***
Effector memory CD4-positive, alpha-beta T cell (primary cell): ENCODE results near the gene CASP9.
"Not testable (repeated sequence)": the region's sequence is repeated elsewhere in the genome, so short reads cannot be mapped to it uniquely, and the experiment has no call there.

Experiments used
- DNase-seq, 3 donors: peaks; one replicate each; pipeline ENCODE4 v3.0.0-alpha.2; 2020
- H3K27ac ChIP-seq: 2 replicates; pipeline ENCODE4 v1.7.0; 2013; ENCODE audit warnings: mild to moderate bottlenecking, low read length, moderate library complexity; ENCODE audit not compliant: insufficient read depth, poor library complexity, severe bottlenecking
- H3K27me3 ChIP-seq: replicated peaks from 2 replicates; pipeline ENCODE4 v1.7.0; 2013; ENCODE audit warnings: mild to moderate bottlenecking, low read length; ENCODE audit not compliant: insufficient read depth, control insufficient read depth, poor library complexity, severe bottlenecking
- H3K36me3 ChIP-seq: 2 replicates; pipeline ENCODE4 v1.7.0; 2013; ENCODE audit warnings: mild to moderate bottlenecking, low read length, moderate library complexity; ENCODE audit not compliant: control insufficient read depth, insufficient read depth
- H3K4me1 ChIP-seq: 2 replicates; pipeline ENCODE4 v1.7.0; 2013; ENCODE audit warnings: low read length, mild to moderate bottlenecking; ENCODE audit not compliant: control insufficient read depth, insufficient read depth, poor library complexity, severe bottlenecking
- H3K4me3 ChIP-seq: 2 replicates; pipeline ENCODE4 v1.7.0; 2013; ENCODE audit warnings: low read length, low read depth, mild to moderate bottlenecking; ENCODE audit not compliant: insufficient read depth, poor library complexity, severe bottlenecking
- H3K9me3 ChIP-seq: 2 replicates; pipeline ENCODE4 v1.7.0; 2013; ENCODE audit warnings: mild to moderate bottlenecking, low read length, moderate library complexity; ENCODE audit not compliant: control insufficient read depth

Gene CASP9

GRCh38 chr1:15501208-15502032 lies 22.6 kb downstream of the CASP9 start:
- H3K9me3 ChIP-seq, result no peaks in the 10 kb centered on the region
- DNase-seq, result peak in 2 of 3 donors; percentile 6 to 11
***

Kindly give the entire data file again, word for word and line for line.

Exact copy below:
Effector memory CD4-positive, alpha-beta T cell (primary cell): ENCODE results near the gene CASP9.
"Not testable (repeated sequence)": the region's sequence is repeated elsewhere in the genome, so short reads cannot be mapped to it uniquely, and the experiment has no call there.

Experiments used
- DNase-seq, 3 donors: peaks; one replicate each; pipeline ENCODE4 v3.0.0-alpha.2; 2020
- H3K27ac ChIP-seq: 2 replicates; pipeline ENCODE4 v1.7.0; 2013; ENCODE audit warnings: mild to moderate bottlenecking, low read length, moderate library complexity; ENCODE audit not compliant: insufficient read depth, poor library complexity, severe bottlenecking
- H3K27me3 ChIP-seq: replicated peaks from 2 replicates; pipeline ENCODE4 v1.7.0; 2013; ENCODE audit warnings: mild to moderate bottlenecking, low read length; ENCODE audit not compliant: insufficient read depth, control insufficient read depth, poor library complexity, severe bottlenecking
- H3K36me3 ChIP-seq: 2 replicates; pipeline ENCODE4 v1.7.0; 2013; ENCODE audit warnings: mild to moderate bottlenecking, low read length, moderate library complexity; ENCODE audit not compliant: control insufficient read depth, insufficient read depth
- H3K4me1 ChIP-seq: 2 replicates; pipeline ENCODE4 v1.7.0; 2013; ENCODE audit warnings: low read length, mild to moderate bottlenecking; ENCODE audit not compliant: control insufficient read depth, insufficient read depth, poor library complexity, severe bottlenecking
- H3K4me3 ChIP-seq: 2 replicates; pipeline ENCODE4 v1.7.0; 2013; ENCODE audit warnings: low read length, low read depth, mild to moderate bottlenecking; ENCODE audit not compliant: insufficient read depth, poor library complexity, severe bottlenecking
- H3K9me3 ChIP-seq: 2 replicates; pipeline ENCODE4 v1.7.0; 2013; ENCODE audit warnings: mild to moderate bottlenecking, low read length, moderate library complexity; ENCODE audit not compliant: control insufficient read depth

Gene CASP9

GRCh38 chr1:15501208-15502032 lies 22.6 kb downstream of the CASP9 start:
- H3K9me3 ChIP-seq, result no peaks in the 10 kb centered on the region
- DNase-seq, result peak in 2 of 3 donors; percentile 6 to 11